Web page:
Conclusion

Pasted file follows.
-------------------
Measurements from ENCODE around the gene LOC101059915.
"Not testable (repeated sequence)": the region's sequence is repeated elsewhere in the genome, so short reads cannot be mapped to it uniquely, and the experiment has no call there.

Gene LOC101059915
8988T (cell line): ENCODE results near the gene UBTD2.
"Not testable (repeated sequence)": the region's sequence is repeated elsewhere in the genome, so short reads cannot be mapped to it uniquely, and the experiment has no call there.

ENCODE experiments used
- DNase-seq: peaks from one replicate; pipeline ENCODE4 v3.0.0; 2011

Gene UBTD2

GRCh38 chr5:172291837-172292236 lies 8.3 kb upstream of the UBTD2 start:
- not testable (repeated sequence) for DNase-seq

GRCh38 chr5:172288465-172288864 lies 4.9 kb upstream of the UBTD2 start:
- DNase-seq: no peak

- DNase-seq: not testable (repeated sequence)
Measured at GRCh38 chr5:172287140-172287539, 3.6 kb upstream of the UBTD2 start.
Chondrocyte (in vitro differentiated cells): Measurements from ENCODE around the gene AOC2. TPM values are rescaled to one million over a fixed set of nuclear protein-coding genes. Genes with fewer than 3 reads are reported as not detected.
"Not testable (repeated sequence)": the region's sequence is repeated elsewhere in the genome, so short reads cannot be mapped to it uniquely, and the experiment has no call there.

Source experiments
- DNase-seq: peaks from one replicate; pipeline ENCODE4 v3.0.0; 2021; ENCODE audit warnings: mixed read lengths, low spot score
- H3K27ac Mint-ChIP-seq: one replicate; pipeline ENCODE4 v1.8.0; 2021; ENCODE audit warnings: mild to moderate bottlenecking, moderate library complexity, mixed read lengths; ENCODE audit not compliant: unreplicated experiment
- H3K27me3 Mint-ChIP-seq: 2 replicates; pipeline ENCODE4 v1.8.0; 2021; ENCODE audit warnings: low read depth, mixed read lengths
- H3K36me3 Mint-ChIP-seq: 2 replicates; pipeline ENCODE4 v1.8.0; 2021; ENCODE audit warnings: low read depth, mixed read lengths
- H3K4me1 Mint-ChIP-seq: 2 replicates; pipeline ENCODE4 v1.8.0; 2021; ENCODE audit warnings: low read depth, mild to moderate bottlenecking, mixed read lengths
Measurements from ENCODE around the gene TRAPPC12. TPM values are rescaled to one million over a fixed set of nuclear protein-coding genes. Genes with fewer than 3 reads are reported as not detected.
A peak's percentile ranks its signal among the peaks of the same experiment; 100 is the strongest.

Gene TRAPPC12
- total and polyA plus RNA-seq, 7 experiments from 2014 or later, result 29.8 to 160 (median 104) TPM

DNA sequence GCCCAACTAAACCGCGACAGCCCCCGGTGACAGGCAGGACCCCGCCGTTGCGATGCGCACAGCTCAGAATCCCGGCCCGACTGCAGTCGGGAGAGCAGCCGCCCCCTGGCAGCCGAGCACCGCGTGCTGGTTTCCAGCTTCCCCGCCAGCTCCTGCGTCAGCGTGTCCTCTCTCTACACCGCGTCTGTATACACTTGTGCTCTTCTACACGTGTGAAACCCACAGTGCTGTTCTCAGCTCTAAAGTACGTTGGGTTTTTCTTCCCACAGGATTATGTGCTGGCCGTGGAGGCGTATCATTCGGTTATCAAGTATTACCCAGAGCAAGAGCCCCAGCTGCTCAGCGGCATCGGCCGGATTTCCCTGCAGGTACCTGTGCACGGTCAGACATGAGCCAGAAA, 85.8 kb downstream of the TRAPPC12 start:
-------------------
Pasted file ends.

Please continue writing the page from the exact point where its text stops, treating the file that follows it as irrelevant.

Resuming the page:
Many have just not had the opportunity and may have an unrealistic understanding of the skills and knowledge required to successfully operate a computer (Heithfield). Work with your local elementary school, middle school, high school, community college, and college to ensure that programs and educational opportunities are in place that exposes girls to technology, math, and science, in addition to the helping careers (Heithfield). Ensure that clubs, science project competitions, and all other opportunities, reach out equally to girls. Social equality for women will increase social equality for men (Heithfield). For example, when employers recognize family responsibilities as a legitimate reason for benefits and time off, this advance will help both men and women in the workforce. There will be greater flexibility for men to take care of their children and sick or elderly relatives. The labour market will become more people-oriented (Heithfield). Conclusion Overall as you can see, this report has shown how women are still facing discrimination, inequality and lack of management positions in some parts of the world. Despite the gains of the past century, Canadian women continue to face many challenges in the new millennium. Some of those challenges include: balancing work and family responsibilities, recognition for the unpaid care giving work as well as eliminating the wage gap between women and men. Although this discussion of the history of women's paid work has been brief, it demonstrates the extent to which current patterns are entrenched. In the first half of the twentieth century, increasing numbers of women entered the paid labour force, and until World War II the vast majority of these women were single. The combination of inflation, improvements in household technology, smaller family size, and shorter working attitudes has encouraged the employment of married women since mid-century. Women are still facing some obstacles today such as earning an average of 72 cents for every dollar that a man is earning. Such problems can be solved if employers start realizing the inequality that women are still facing and are acting upon them. ...read more.